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Get Better Air Quality with Duct Redesign, Dehumidifier Replacement

Duct failure was just the latest in a string of humidity challenges the Lower Shore YMCA was experiencing. With a 10,000 sq-ft pool, there was plenty of call for dehumidification — but the system they had was not keeping up. Humidity levels were usually too high and swim teams were complaining of poor air quality. Better air quality was needed.

After humidity-related corrosion caused overhead ductwork to fall in the Lower Shore YmCA, it was clear that the facility’s aging and under performing dehumidifier required immediate replacement. It was not uncommon for staff to prop open the outside doors to improve ventilation, says Jim Fodrie, Facilities Director for the YMCA of the Chesapeake, which runs the Lower Shore Y.

Along with the replacement unit, the Y took the opportunity to overhaul the facility interior. This included replacement of the roof due to moisture damage and to select a new dehumidifier from Dectron and improve the airside design.


When replacing their ductwork, the Y also took the opportunity to update its design to optimize the new dehumidifier’s performance. Air distribution is critical to get right as, without an effective airflow pattern, getting better air quality in a pool environment will always suffer.

There are different designs a facility can use for placement of supply, return and exhaust air openings that are viable. It ultimately depends on the needs of the space. In the Lower Shore YMCA, the supply air diffusers were placed high along the ceiling and the returns and exhaust were placed low. this is a typical design that is effective at turning over air in the room. The dehumidifier takes the return air and, after exhausting some to keep the space at negative pressure, dehumidifies it and blends in code-required fresh outdoor air to dilute harmful chemicals and supply it back into the space.

The new ducting is designed to work the supply air down into the breathing zone at deck level to ensure there are no areas of stagnation in the space. Doing so is critical to ensure patrons are comfortable and have high-quality air to breathe.

Dectron Ddry-O-Tron
Dectron Dry-O-Tron LEEDeR® 162

The dehumidifier selected was a Dry-o-tron® LEEDeR® 162, designed to keep the space temperature at 88°F and within the ASHRAE recommended 50–60% RH. Relative humidity has a big impact on both people and objects, so keeping it within that range, in concert with an effective air distribution system, will ensure patrons are comfortable and there is no corrosion as a result of high humidity.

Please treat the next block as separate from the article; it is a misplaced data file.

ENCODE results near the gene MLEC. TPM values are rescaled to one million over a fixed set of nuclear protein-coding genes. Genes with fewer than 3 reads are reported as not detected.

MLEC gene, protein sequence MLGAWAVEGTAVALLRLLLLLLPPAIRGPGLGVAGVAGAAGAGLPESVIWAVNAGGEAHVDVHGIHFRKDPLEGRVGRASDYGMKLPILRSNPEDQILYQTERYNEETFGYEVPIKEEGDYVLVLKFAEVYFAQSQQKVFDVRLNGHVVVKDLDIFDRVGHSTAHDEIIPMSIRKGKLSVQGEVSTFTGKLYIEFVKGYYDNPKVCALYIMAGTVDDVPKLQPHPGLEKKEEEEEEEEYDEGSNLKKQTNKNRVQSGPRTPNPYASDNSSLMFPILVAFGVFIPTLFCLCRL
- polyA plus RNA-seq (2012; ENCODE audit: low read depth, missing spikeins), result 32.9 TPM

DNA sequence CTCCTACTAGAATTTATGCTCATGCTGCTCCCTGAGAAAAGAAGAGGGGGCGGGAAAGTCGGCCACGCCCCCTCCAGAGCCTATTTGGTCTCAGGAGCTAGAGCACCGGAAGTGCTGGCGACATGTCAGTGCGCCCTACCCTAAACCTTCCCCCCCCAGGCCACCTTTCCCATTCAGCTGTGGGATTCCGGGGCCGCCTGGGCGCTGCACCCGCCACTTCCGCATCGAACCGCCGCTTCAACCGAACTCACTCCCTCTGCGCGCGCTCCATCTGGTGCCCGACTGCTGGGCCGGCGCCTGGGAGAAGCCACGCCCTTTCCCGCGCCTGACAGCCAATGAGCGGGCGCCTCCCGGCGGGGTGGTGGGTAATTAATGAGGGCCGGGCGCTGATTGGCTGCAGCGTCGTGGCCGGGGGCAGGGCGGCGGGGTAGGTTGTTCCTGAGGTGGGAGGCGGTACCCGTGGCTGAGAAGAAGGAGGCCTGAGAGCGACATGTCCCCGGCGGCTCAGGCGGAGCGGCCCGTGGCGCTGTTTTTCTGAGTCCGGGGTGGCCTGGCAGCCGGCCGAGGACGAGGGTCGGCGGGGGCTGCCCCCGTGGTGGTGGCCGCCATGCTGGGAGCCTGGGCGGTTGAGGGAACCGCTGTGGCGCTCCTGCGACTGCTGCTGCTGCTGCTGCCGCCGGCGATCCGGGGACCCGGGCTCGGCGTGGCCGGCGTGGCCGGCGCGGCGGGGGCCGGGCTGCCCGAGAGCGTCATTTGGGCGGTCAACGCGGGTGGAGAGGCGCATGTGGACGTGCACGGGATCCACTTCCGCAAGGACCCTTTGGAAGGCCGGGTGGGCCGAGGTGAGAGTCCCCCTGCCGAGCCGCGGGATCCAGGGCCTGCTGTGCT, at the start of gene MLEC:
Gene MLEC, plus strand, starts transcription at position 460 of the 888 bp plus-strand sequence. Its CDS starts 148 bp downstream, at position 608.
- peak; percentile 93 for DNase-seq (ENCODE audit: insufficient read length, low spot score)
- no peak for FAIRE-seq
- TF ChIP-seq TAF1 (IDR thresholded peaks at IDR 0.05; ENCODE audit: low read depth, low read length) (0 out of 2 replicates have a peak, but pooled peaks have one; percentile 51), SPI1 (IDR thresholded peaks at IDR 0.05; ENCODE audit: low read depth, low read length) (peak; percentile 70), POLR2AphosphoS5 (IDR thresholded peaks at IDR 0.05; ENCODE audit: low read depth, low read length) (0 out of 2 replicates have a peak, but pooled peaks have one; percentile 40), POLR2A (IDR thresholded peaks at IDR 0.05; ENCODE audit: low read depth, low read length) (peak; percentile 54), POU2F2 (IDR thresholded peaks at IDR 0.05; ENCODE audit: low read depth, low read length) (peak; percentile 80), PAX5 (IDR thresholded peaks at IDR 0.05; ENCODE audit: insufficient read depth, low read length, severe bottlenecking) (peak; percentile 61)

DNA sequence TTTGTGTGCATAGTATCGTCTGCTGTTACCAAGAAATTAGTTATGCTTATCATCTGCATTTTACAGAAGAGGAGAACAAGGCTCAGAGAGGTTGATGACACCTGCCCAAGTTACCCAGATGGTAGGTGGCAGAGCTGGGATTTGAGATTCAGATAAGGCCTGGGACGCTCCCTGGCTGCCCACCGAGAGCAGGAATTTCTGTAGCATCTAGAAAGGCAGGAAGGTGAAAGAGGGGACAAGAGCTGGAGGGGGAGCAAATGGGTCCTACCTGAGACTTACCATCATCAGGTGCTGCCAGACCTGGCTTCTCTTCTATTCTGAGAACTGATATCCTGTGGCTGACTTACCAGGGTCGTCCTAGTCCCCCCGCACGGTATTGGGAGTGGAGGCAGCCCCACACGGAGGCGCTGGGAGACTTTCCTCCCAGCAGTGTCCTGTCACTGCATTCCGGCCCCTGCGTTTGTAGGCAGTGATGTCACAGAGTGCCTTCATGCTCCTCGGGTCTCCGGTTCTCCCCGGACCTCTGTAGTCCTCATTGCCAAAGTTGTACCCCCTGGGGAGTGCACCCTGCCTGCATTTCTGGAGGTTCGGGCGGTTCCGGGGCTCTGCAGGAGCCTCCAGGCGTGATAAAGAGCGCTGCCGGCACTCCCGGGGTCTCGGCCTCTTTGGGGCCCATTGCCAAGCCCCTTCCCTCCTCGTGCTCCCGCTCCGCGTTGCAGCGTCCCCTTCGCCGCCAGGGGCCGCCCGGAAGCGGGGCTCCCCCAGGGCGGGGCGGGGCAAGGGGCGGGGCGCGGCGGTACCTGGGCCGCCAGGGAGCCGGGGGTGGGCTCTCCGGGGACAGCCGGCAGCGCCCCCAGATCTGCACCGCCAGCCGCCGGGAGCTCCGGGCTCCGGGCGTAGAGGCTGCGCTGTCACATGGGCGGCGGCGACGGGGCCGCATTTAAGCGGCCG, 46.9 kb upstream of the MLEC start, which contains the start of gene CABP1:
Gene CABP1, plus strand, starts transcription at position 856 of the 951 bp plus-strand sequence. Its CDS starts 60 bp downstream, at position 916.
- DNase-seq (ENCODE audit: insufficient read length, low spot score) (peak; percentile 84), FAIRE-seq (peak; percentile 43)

Like many YMCA associations, the Y of Chesapeake is a small organization with a slim budget. That meant it was important to purchase a high-quality dehumidifier that will be affordable to operate and maintain, and will last for many years. the Dry-o-tron® fit the bill, says Fodrie of the Y.

“It’s a very straightforward unit, it’s easy to do the preventative maintenance.”

Jim Fodrie, YMCA Facilities Director

In particular, Fodrie says he liked the simplicity of the unit’s inner workings. The dehumidifier has minimal piping on the inside and components are laid out in an uncomplicated way. The compressor, plus all major refrigeration and electrical components, are kept separate from the airstream in a service vestibule. Besides protecting them from a potentially corrosive airstream, and keeping radiant heat from the compressor and blower motor out of supply air, the vestibule also allows many service tasks to be performed without interrupting the unit operation.

Lower Shore’s unit was installed outdoors and came with a packaged integral dry cooler for air conditioning. Because of the dry cooler design, refrigerant use is cut by over 80%. Refrigerant is kept sealed inside the unit and only water and glycol is used in the dehumidifier reheat coil or outside lineset, so compressor life is extended and there is much less chance of liquid refrigerant slugging/flooding. Because the dry coolers are filled with water/glycol and use a sealed and self-contained loop under slight pressure, facility staff do not need to open them seasonally to adjust a refrigerant charge.

A glycol runaround loop heat recovery system is mounted between the exhaust and outdoor airstreams, an option that allows the dehumidifier to transfer heat energy from the energy rich exhaust air into pre-heating incoming outdoor air. This option cuts the outdoor air heating costs by over 50%. It has a tremendous payback, even in a mild climate like the Lower Shore.

The compressor hot gas waste heat can also be recycled into providing free pool water heating, reducing the amount of energy needed to keep the pool water at operating temperature. A pool the size of the Lower Shore YMCA’s loses on average 200,000 BTUs of heat per hour due to evaporation. When occupied, energy loss is even greater. As a result, payback is rapid when pool water heating mode is included with a dehumidifier. Plus, using the feature satisfies ASHRAE energy Standard 90.1.

With improved air distribution and an energy-saving, easy-to-maintain new dehumidifier, Lower Shore YMCA has been provided a vastly improved dehumidification system with better air quality. Fodrie says they plan to buy from Dectron again.

Ralph Kittler, P.E., is VP Sales National Accounts for Dehumidified Air Solutions (DAS) — a leading manufacturer of humidity and temperature control equipment. He’s had more than three decades of experience in indoor pool design and dehumidification and is the revisor esponsible for Chapters 25 (Mechanical Dehumidifiers) and Chapter 6 (Indoor Swimming Pools) in the ASHRAE Handbooks. He also was an ASHRAE Distinguished lecturer for 12 years on indoor pool design.

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